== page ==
• Love

    by Roddy Doyle
    Price $27.00
    Hardcover
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    Love
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June 26, 2020

Roddy Doyle

Harvard Book Store's virtual event series welcomes beloved writer RODDY DOYLE—author of the Booker Prize–winning novel Paddy Clarke Ha Ha Ha—for a discussion of his latest novel, Love. He will be joined in conversation by JOHN FREEMAN, executive editor of Literary Hub and founder and editor of the celebrated literary annual, Freeman's.

Details

Davy and Joe were drinking pals back in their Dublin youth. Davy rarely sees Joe for a pint anymore—maybe one or two when Davy comes over from England to check on his elderly father. But tonight Davy's father is dying in the hospice, and Joe has a secret that will lead the two on a bender back to the haunts of their youth.

Joe had left his wife and family a year earlier for another woman, Jessica. Davy knows her too, or should—she was the girl of their dreams four decades earlier, the girl with the cello in George's pub. As Joe's story unfolds across Dublin—pint after pint, pub after pub—so too do the memories of what eventually drove Davy from Ireland: the upheaval that Faye, his feisty, profane wife, would bring into his life; his father's somber disapproval; the pained spaces left behind when a parent dies.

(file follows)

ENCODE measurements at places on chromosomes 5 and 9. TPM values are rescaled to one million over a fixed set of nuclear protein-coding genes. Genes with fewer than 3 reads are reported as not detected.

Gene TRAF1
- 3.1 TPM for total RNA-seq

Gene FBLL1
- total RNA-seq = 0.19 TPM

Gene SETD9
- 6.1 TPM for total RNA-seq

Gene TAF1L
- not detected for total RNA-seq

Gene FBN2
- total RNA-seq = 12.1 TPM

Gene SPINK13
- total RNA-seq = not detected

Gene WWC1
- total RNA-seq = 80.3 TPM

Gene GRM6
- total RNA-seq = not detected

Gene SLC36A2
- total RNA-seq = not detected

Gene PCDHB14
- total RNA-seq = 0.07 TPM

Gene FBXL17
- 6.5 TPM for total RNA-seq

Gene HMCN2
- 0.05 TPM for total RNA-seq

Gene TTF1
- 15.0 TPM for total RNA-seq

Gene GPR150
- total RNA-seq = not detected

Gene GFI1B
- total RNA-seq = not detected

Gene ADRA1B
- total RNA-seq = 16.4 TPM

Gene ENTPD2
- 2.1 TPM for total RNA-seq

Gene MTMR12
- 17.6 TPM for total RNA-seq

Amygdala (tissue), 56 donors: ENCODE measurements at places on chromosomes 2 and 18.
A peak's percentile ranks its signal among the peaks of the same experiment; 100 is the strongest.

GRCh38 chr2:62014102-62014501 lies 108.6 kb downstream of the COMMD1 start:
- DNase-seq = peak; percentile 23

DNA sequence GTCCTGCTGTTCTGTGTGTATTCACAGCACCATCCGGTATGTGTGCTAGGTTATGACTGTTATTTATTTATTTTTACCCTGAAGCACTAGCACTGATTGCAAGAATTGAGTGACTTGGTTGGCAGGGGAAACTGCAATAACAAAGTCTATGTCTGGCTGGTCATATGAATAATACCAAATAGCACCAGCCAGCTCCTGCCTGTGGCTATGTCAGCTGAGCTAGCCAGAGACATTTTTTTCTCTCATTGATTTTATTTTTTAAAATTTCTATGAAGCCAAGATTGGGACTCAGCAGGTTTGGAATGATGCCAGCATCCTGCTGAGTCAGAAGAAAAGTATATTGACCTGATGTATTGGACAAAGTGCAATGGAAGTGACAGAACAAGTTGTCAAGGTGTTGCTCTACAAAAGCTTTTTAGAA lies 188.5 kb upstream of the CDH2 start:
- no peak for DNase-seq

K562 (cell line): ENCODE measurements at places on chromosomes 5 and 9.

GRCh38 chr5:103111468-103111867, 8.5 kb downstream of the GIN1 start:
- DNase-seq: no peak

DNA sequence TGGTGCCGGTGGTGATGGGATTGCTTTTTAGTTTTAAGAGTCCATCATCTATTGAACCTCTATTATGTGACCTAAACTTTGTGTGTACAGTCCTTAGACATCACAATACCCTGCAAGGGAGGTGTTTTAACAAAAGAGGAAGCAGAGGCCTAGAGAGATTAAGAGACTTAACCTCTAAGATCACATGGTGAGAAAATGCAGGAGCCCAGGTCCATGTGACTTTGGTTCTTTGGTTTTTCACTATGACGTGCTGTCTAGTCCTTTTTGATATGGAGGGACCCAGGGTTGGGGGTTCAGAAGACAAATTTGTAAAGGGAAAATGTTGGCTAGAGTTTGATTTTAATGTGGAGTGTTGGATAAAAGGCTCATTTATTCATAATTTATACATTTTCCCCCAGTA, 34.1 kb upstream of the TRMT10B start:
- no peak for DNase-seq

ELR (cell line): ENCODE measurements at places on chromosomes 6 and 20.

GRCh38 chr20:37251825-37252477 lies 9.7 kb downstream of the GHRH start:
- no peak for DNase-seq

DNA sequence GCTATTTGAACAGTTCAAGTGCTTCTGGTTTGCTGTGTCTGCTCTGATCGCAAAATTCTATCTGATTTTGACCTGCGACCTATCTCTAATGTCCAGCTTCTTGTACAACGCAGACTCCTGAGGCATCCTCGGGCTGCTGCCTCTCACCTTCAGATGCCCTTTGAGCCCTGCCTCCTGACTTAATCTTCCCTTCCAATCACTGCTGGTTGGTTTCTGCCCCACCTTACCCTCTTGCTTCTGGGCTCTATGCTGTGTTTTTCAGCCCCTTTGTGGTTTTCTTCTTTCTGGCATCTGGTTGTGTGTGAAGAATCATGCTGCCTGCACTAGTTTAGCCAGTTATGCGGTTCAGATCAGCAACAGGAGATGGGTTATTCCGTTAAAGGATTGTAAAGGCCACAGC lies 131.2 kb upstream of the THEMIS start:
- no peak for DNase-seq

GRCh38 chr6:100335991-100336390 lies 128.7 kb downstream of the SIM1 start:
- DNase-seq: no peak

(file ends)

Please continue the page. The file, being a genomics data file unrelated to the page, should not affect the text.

As much a hymn to the Dublin of old as a delightfully comic yet moving portrait of what it means to try to put into words the many forms that love can take, Love marks a triumphant new turn for Roddy Doyle.

About Author(s)

Roddy Doyle was born in Dublin in 1958. He is the author of eleven acclaimed novels, including The CommitmentsThe VanPaddy Clarke Ha Ha Ha (winner of the Booker Prize), The Woman Who Walked Into DoorsA Star Called Henry, and, most recently, Smile. Doyle has also written two collections of stories, and several works for children and young adults. He lives in Dublin.

John Freeman is the editor of Freeman's, a literary annual of new writing, and executive editor of Literary Hub. His books include How to Read a Novelist and Dictionary of the Undoing, as well as Tales of Two Americas, an anthology about income inequality in America, and Tales of Two Cities, an anthology of new writing about inequality in New York City. He is also the author of a collection of poems, Maps. His work is translated into more than twenty languages, and has appeared in The New Yorker, The Paris Review, and The New York Times. The former editor of Granta, he teaches writing at New York University.